Iroquois, ON, Canada
    Trips to Las Vegas:
    25
    People will not be upset with having a newbie at the table. Sit down and don't play the first few hands. Watch the action and join when you are ready. If you play at a limit table, the size of the blinds is named by the kind of game...ie 2-4 limit means that the small blind is $2 and the big blind is $4. This article might help: http://en.wikipedia.org/wiki/Betting_in_poker Other posters might have a better (simpler) description. Good luck and have some fun. :beer:
     
  5. boxofbirds

    boxofbirds High-Roller

    Joined:
    May 23, 2014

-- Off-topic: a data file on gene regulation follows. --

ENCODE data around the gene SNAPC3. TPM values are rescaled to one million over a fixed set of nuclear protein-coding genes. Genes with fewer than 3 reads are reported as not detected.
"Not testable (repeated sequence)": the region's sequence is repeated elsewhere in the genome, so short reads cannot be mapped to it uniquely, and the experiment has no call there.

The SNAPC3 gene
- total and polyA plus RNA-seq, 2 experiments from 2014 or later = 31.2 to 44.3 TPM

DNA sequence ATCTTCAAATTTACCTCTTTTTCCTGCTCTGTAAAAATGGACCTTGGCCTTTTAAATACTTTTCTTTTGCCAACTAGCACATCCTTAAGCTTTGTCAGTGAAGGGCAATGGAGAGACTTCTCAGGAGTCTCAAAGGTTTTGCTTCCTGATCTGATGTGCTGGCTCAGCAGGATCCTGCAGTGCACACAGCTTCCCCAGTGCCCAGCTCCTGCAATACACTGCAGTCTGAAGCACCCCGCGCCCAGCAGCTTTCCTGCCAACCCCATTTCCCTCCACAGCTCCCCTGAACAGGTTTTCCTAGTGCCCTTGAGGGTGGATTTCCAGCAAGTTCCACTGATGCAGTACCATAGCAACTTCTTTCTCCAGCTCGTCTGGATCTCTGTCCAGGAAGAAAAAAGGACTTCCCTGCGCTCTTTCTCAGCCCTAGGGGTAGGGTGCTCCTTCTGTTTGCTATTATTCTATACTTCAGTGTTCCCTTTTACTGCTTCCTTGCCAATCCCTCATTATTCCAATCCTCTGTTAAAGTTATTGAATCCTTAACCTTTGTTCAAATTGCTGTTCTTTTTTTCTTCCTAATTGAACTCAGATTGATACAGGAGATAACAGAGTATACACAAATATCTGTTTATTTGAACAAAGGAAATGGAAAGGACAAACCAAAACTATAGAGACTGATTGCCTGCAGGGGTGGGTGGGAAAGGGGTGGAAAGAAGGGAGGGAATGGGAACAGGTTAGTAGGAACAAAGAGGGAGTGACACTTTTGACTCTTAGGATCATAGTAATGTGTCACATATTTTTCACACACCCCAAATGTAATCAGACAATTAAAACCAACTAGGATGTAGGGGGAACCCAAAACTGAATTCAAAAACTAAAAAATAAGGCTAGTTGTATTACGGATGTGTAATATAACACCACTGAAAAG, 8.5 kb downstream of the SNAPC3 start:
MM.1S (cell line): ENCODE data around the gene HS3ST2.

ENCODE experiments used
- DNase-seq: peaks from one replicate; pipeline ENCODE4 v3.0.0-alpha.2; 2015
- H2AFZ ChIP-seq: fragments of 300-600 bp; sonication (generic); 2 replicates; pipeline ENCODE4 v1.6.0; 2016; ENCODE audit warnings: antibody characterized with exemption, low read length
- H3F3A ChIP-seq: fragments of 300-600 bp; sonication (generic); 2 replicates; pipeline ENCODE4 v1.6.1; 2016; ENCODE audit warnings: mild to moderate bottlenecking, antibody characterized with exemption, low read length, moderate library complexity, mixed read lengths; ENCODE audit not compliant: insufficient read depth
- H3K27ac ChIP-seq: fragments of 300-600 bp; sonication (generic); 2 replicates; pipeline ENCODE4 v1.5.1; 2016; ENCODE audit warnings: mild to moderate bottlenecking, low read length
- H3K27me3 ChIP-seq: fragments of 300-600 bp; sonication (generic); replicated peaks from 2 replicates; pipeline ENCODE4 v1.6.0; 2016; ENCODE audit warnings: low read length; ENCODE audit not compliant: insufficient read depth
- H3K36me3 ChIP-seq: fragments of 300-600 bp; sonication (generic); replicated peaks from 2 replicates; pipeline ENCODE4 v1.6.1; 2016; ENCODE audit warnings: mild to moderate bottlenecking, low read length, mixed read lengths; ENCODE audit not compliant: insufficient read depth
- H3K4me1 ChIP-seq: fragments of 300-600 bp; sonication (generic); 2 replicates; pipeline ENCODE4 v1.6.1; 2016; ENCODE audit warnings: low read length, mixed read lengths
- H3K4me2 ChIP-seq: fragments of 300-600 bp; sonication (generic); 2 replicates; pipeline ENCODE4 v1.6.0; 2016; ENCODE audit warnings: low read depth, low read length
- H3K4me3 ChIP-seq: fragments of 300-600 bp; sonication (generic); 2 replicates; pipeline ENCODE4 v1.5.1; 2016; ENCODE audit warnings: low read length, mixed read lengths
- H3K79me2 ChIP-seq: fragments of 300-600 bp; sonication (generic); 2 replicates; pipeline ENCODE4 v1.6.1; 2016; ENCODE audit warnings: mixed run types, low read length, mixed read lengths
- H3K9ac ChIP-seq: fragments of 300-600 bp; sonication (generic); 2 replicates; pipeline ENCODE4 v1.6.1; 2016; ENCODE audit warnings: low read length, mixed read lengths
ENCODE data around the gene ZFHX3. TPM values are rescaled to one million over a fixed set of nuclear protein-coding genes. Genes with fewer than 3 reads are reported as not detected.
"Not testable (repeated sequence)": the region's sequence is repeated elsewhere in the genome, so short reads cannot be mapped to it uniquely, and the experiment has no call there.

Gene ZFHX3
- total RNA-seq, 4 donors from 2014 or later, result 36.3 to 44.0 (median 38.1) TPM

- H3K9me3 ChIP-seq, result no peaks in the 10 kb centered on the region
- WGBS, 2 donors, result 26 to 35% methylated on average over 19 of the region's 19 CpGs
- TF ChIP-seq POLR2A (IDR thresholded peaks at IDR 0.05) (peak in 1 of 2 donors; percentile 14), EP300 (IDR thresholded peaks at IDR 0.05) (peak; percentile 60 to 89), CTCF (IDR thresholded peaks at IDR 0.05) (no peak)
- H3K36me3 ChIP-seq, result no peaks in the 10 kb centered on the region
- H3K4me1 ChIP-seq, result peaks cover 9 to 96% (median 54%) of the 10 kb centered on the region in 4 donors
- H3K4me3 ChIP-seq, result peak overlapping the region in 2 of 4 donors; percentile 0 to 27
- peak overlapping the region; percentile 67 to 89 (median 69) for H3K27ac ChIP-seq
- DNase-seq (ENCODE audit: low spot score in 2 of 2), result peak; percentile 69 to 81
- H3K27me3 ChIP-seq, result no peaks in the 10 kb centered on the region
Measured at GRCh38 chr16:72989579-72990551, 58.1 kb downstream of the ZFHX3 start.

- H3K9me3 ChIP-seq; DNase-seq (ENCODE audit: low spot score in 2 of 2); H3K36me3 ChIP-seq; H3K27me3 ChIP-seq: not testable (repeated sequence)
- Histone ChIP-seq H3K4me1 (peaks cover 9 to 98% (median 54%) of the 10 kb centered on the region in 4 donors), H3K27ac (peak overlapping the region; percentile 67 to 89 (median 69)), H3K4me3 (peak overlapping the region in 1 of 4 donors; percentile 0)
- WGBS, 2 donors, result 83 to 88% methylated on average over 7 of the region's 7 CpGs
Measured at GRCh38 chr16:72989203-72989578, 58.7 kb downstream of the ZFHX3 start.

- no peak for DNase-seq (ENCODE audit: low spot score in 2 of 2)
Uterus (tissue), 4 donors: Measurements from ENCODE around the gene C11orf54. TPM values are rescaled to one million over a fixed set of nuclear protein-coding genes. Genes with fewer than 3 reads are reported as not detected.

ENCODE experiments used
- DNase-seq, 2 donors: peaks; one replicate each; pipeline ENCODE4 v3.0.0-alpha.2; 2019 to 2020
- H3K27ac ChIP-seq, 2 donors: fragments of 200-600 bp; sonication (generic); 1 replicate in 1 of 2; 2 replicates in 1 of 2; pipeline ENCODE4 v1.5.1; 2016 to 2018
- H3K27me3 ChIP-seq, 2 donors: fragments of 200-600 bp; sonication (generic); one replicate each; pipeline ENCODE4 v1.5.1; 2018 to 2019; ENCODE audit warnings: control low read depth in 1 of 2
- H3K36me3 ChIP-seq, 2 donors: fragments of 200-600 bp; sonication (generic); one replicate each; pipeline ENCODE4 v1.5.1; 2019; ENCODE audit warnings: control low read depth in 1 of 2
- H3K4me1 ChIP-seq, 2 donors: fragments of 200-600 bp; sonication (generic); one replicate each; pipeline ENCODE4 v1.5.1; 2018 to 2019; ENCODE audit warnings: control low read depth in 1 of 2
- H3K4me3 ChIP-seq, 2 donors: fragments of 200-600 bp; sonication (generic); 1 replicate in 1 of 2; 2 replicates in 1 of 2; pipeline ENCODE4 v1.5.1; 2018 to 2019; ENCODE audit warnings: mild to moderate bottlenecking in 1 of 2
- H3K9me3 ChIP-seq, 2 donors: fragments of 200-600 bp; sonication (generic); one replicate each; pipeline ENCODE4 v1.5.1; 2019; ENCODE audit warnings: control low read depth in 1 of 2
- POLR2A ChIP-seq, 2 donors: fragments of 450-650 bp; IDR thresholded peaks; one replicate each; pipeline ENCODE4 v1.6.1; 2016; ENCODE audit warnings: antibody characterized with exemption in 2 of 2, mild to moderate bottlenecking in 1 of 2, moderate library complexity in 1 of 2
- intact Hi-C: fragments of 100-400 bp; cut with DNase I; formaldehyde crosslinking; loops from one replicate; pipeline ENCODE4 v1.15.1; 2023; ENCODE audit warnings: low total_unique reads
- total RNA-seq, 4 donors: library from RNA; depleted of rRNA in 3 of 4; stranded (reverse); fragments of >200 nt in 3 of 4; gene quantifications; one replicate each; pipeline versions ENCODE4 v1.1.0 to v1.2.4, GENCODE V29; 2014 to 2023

Messages:
    806
    Location:
    Seattle
    Trips to Las Vegas:
    10
    Nice! Do I get some sort of commemorative plaque? :confused2:
     
    Trip #12
  6. boxofbirds

    boxofbirds High-Roller

    Joined:
    May 23, 2014
    Messages:
    806
    Location:
    Seattle
    Trips to Las Vegas:
    10
    Thanks for the feedback so far. Yes, I wanted to find a local free poker lesson in a Seattle area casino, but no luck. Maybe I'll get a chance to do one of the lessons in Vegas, that sounds like a great way to get a hang of things! (If I can wait until my next trip!)

    I've read a lot about the different betting procedures and how the game progresses, but for some reason it just isn't clear to me, but I think once I actually sit down and see it physically going on it will click. The actually strategy makes a lot of sense to me, it's the mechanics that makes me nervous to plop down and go at it.